It is supposed to be one of life's most rewarding and wondrous experiences, and fortunately that is how most women describe childbirth.
But if the birth is difficult or distressing it can have a profoundly negative effect on the mother.
A Griffith University research team has found that 6 per cent of Australian women go on to develop debilitating post-traumatic stress disorders after giving birth.
One woman ... almost died while giving birth to her son.
On top of that she says her doctor treated her inappropriately during the delivery, and a midwife agreed.
"As soon as I was up on the post-natal ward I was scared that I would see that registrar again ..." she said.
That fear prompted Cathy to discharge herself from hospital. When she got home it quickly became clear something was wrong.
"I would have panic attacks for no reason, like, I was really anxious," she said.
"I didn't sleep very much. We had to pass the hospital on our way into town, so I rarely went into town because we couldn't even drive past it."
Cathy says at her lowest point she felt suicidal and after researching she realised she was suffering from post-traumatic stress disorder (PTSD).
"I did go and see a doctor. That doctor diagnosed post-natal depression, but I knew that it wasn't post-natal depression. I knew that it was something else and I knew because everything was about the birth," she said.
An associate professor of midwifery at Griffith University, Jenny Gamble, says her latest study shows about 6 per cent of women in Australia develop PTSD after childbirth.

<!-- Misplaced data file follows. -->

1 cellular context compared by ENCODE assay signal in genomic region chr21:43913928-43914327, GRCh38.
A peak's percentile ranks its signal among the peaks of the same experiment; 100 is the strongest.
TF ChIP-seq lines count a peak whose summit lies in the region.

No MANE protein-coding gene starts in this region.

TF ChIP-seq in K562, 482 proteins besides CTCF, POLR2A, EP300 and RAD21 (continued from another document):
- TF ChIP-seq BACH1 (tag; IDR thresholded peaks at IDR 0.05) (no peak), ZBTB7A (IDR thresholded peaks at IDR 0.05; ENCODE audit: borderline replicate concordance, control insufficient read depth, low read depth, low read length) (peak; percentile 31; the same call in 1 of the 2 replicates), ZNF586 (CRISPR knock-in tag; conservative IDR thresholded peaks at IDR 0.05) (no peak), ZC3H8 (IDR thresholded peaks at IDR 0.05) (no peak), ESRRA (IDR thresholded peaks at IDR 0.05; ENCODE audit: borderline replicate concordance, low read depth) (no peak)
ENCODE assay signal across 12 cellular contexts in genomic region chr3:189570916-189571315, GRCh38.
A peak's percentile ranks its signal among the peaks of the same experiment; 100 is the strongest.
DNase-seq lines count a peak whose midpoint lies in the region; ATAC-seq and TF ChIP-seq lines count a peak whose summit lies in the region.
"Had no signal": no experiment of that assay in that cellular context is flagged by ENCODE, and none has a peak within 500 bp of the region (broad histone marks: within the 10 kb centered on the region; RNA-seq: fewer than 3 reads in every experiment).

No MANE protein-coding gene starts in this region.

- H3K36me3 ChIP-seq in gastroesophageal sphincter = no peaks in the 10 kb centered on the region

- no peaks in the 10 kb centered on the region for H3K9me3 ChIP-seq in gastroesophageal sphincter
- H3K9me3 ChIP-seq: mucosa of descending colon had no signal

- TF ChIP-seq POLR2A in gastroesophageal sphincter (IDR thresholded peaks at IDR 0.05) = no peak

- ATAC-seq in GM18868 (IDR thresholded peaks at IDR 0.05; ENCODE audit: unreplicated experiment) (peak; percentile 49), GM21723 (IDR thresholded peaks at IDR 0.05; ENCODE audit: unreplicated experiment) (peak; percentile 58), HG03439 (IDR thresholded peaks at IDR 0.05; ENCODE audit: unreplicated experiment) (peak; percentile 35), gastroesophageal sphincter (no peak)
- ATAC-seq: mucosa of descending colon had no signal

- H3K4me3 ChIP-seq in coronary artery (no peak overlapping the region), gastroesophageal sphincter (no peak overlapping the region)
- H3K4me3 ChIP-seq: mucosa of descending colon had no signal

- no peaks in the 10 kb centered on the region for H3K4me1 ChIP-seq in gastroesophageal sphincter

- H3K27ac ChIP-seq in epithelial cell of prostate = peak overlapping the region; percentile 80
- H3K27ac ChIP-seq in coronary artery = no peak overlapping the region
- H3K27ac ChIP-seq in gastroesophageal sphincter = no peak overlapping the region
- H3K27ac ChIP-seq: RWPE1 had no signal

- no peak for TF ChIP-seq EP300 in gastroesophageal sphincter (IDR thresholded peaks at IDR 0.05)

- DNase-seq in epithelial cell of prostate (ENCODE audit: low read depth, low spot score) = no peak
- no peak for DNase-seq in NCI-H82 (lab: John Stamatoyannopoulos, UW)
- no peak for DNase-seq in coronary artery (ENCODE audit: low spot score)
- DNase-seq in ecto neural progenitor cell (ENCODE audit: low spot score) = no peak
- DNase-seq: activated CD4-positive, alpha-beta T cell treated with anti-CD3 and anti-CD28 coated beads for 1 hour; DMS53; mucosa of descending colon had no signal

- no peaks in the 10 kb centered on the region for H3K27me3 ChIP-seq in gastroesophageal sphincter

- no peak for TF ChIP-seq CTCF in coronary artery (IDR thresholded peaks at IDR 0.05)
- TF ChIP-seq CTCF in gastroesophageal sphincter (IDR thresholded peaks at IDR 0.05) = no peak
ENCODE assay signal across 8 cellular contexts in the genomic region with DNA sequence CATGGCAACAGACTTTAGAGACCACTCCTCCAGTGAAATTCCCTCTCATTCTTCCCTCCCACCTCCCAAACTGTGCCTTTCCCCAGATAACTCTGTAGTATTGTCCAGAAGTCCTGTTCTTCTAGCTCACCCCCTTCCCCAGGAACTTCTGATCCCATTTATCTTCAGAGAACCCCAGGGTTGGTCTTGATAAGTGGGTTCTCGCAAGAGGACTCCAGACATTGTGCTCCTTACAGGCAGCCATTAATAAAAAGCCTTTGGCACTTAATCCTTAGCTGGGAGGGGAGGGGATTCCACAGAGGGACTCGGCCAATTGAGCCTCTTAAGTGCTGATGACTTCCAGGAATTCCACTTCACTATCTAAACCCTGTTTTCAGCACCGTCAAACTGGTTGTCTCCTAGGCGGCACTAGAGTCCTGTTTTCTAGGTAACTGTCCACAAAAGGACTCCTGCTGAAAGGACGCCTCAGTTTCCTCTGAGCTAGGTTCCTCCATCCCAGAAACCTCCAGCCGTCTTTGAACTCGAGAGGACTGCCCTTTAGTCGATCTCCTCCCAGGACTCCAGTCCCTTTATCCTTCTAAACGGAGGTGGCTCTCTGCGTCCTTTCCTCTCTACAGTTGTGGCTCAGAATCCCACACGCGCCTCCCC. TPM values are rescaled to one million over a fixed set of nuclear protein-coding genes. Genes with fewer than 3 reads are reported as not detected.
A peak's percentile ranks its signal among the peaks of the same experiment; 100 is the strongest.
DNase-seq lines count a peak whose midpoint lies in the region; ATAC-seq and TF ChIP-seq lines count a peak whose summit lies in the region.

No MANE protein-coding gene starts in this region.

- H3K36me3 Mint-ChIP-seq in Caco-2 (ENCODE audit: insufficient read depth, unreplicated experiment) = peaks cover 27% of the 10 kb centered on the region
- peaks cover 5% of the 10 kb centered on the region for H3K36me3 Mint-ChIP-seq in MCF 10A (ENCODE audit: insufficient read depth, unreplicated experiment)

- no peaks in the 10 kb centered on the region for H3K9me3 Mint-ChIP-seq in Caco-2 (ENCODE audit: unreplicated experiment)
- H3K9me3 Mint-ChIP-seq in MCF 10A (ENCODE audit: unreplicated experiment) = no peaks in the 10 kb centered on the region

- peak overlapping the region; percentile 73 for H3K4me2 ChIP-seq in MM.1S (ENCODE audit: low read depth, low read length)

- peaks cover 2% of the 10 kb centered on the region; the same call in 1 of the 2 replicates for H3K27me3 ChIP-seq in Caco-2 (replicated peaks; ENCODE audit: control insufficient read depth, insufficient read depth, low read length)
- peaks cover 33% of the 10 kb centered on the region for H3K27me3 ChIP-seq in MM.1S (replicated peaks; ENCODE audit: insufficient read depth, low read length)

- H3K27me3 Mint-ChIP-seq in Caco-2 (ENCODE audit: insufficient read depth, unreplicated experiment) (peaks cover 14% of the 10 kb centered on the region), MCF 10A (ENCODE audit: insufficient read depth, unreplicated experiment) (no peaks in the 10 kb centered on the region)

"... 30 per cent of women report their birth as traumatic," she said.
"It means that they feared for their life or their baby's life, or that they, or their baby, would be seriously damaged or permanently injured."
Professor Gamble says it is common for mothers with PTSD to be misdiagnosed with post-natal depression.
"If we're not really addressing the key that sparked the distress, the key reason for the distress, then I think that can be a problem for women who've had a traumatic birth," she said.
"Then they just keep blaming themselves about why they're not better."
... once PTSD is correctly diagnosed, targeted treatments are very effective.
"What we're doing is we're changing a sense of meaning for these women. We're actually changing the way they look at the trauma and therefore the way they look at themselves," he said.
... about 90 per cent of women no longer suffer PTSD after about 10-12 weeks of cognitive behaviour therapy ...
A good article that exposes the truth about PTSD and childbirth. I am concerned that the focus is on the woman and not on the health services that cause the PTSD. When 30% women report their birth as being traumatic, a large focus needs to be on reforming the maternity service so that women are safe - and feel safe - to birth in clinical settings, or to ensure that they have ready access to homebirth services and midwifery care. Interestingly, birth trauma is very rare in home birth and amongst births attended by private midwives.